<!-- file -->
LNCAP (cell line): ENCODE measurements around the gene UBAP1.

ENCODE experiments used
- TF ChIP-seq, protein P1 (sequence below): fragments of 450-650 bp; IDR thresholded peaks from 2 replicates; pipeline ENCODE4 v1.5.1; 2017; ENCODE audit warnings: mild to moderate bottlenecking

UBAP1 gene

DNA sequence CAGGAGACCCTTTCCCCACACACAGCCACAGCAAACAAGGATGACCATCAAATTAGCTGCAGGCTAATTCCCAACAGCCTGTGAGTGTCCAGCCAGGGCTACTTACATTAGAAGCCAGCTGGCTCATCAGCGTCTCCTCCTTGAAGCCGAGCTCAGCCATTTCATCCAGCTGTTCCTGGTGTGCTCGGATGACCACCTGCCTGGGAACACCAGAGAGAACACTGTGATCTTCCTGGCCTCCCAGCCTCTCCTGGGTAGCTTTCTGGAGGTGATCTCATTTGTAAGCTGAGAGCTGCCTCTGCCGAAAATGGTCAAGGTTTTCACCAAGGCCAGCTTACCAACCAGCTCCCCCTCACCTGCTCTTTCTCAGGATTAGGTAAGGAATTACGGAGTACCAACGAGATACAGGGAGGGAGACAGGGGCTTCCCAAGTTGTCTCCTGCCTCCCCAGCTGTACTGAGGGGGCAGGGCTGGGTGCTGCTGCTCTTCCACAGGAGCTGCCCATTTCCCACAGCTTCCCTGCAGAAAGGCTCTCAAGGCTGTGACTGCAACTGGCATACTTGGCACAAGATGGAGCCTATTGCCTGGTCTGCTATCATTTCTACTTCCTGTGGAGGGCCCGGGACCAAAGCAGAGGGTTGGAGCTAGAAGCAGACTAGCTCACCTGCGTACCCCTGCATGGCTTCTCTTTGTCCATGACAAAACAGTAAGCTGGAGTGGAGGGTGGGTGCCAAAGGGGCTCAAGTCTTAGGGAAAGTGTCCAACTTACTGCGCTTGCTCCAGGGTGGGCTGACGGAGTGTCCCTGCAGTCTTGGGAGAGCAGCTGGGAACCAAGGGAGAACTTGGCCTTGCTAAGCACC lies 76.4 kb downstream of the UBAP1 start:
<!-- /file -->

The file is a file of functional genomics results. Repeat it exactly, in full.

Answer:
LNCAP (cell line): ENCODE measurements around the gene UBAP1.

ENCODE experiments used
- TF ChIP-seq, protein P1 (sequence below): fragments of 450-650 bp; IDR thresholded peaks from 2 replicates; pipeline ENCODE4 v1.5.1; 2017; ENCODE audit warnings: mild to moderate bottlenecking

UBAP1 gene

DNA sequence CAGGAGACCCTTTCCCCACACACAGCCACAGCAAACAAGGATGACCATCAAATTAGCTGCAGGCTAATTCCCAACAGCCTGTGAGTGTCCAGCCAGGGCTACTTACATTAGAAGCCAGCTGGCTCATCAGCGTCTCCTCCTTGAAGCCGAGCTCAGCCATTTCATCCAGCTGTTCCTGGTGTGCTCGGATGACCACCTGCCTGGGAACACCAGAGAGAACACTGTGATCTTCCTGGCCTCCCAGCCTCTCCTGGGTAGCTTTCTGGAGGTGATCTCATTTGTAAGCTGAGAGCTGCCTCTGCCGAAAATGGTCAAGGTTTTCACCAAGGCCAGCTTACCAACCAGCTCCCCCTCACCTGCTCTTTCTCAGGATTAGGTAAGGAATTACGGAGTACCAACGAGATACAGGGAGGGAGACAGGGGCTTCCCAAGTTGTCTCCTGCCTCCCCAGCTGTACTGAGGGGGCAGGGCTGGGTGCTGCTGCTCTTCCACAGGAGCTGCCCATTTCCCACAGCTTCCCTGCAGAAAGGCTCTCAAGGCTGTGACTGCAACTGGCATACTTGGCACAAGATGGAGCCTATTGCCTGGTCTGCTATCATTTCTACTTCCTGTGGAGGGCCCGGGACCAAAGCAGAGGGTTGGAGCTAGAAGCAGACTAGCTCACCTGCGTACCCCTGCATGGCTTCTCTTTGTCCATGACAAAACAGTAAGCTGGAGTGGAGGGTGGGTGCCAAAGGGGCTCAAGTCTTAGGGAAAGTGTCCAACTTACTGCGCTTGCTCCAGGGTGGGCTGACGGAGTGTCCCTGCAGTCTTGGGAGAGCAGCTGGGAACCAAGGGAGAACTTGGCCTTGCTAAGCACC lies 76.4 kb downstream of the UBAP1 start: